I read your blog through Bloglines and only visit your site to comment or look at your great collection of links. I can see you have some more subscribers through this program. Suppose you could add them to your impressive amount of visitors.

And I can comfort the silly side of me by thinking that this box showing places of visitors is indicating that I am from the Copenhagen area, which is on the other side of the (small) country.

Katherine said...

I know what you mean Bart about the smaller places - that's why I asked.

Overall, my thoughts were that it's 'close to home' enough to ask people what they think about it and distant enough in reality from people's actual homes for it not to be intrusive. After all, the location showing up in the MapStats box is the address of the IP provider not your home - which I guess is why for you it's coming up as Copenhagen.

The real issue for me is not whether I know the information - which I would do anyway because of the way the stats software is configured - it's whether it should be shown on the site.

r.e.wolf said...

I'm actually going to add one to my blog and try it - purely because I think it's a neat visual. My stat counter collects the same info - I find the results interesting, but I neither keep them nor pass them along to anyone. These days, I'd say you'd be hard pressed to find a site that doesn't track - whether you can see the tracker or not.

AhmedF said...

Just wanted to chip in that we value your privacy greatly. The information we collected (Blog Flux) is never shared (or used by us).

Katherine said...

Ahmed - maybe you could identify your capacity/connection with Blogflux?

AhmedF said...

Im the co-owner :) I post on http://blog.blogflux.com/

Freiluftmaler said...

Hi
once a day I look by if there is
something interesting. The accuracy
of the clustrmap is quite limited and that applies to MapStats as well. I never heard about Seehaus,but probably that`s the place were the server sends out my signals today. I`ll come back tommorrow to see were I have been moved :).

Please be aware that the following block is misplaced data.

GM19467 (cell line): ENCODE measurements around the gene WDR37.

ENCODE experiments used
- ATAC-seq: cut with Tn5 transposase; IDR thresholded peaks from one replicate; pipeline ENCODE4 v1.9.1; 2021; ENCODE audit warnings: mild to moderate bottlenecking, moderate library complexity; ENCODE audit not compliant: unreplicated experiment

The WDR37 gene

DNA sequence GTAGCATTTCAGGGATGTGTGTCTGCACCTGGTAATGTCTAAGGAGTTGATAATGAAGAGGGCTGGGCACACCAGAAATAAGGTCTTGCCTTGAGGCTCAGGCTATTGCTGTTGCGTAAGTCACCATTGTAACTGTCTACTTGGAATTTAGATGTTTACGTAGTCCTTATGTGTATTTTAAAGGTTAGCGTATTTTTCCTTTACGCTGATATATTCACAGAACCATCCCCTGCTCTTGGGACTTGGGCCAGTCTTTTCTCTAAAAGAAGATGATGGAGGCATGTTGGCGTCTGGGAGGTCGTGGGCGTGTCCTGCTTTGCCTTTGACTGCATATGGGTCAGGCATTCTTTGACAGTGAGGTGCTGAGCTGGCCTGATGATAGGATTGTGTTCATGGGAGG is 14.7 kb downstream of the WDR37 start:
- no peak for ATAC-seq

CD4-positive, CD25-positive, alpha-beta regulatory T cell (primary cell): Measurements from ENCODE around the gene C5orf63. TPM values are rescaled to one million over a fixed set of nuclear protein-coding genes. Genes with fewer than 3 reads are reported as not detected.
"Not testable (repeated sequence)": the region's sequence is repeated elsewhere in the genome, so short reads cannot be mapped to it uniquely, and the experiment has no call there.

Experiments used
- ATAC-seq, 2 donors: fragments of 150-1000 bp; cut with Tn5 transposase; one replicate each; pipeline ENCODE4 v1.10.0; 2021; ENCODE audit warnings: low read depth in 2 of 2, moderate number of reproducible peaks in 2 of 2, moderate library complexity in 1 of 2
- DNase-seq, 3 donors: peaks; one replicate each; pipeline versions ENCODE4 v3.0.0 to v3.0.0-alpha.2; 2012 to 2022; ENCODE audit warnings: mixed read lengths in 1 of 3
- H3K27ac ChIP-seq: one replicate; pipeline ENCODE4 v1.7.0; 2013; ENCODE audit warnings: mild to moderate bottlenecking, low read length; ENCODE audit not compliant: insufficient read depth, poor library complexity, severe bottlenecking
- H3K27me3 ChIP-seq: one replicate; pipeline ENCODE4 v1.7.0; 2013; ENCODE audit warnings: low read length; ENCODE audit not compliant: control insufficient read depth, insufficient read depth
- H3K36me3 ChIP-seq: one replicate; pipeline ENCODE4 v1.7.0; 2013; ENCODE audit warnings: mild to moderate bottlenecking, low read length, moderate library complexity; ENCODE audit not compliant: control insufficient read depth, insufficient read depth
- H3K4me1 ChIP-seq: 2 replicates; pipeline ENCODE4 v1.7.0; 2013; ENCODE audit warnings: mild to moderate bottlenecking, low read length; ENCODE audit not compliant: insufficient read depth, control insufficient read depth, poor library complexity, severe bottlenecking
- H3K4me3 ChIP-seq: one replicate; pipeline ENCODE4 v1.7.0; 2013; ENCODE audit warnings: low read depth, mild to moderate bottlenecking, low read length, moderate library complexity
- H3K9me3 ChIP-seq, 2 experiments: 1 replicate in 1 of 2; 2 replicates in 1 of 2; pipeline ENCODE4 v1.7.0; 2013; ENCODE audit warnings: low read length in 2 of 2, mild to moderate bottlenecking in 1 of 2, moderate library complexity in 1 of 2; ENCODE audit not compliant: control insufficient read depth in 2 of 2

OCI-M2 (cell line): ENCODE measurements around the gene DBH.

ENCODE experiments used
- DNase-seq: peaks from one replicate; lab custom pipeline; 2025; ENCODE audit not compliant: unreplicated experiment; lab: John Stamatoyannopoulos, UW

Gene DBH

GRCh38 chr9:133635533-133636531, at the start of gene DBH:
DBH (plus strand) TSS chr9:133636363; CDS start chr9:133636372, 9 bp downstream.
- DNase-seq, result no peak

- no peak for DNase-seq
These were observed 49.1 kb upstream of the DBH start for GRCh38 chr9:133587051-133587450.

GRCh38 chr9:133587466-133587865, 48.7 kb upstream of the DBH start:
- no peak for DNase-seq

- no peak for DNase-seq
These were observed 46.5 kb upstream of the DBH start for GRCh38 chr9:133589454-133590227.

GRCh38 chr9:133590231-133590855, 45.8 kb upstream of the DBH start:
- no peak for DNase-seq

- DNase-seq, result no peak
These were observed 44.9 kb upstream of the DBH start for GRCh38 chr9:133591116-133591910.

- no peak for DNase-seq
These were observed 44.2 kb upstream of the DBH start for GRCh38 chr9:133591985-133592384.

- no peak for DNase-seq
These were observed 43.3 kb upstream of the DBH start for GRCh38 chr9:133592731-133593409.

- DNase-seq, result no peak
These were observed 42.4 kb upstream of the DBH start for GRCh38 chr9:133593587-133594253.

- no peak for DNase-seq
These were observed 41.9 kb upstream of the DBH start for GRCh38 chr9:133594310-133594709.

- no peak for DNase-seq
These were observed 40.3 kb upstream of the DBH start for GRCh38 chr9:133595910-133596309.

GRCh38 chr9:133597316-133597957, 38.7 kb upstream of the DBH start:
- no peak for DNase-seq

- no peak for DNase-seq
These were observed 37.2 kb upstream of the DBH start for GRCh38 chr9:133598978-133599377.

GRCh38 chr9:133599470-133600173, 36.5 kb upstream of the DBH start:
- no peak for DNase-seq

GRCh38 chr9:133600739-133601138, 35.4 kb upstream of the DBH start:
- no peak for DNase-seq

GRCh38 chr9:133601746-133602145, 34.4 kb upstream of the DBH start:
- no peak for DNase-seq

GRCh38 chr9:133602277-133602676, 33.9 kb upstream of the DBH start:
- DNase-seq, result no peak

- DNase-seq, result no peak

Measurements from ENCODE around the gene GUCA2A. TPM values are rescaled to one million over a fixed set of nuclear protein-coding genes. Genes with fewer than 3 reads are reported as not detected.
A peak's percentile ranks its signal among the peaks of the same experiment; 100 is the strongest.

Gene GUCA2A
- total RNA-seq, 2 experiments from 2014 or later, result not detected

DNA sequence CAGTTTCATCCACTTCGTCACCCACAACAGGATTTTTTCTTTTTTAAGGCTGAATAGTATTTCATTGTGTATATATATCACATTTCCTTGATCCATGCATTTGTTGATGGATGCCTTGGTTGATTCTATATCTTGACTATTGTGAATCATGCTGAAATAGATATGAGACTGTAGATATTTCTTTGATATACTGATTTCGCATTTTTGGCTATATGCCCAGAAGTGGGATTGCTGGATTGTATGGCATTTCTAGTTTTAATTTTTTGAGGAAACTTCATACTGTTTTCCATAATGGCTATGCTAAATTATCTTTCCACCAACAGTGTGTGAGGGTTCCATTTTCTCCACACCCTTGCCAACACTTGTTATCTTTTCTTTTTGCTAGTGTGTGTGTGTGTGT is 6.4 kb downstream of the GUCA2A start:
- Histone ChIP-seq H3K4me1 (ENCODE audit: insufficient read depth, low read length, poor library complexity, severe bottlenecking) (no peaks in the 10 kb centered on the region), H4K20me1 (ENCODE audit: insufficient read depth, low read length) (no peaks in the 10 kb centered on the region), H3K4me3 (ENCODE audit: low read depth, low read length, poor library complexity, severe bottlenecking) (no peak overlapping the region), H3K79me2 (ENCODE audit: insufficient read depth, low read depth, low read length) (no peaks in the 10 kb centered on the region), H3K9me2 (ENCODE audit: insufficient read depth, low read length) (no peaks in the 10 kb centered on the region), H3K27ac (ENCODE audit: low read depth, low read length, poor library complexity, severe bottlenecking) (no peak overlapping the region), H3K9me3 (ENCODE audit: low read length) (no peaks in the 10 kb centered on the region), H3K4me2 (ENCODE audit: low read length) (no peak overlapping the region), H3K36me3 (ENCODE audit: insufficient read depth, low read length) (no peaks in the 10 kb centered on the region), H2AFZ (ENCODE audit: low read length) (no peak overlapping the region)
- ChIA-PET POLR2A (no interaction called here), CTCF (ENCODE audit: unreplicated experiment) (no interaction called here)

Martin

Bart said...

"The real issue for me is not whether I know the information - it's whether it should be shown on the site."

Yes, that is also what I reacted upon.

I personally compare it to a shop. The shop owner can see who is entering and what people are looking for - how much time they spent etc. So for me it is normal for you as the owner of the site to build in something to let you see who is entering etc. After all you put in a lot of work and share thoughts and drawings.

I even introduce myself by writing a comment on a blog that I read more then once in a while as I somehow find it slightly impolite not to let the author know.
I also trust you and -in this case - Blog Flux to handle the information with care, I am not so afraid of that.
It is indeed more the question if others should be able to see who visited your site.

Freiluftmaler said...

Good morning,
today I post from Oldenburg about 400 km north of Seehaus :).
At least the country is correct..
but that´s not why I come here.. keep up the good content!
Martin

AhmedF said...

Let me elaborate on how the system works and how we deal with the privacy implications.

Every time a user visits your site, we store the IP locally. When you visit your MapStats page, those IPs are then converted into cities, including their corresponding latitude/longitude, and then are placed on the map. Any ancillary info we have is also displayed on the map (eg what page they were reading, where they came from, and etc).

At midnight we process all the stats to get a summary info for the day. This includes unique visitors, pageviews, most common search terms, and so forth. This data is then *wiped out* and only the aggregate information is stored in our database.

We are very strict about privacy (a lot of marketing companies have tried to purchase the data) and take it very seriously. As your IP is only stored for a day you can be sure we are not tracking your behavior or anything similar.

Katherine said...

Thanks for the clarification Ahmed.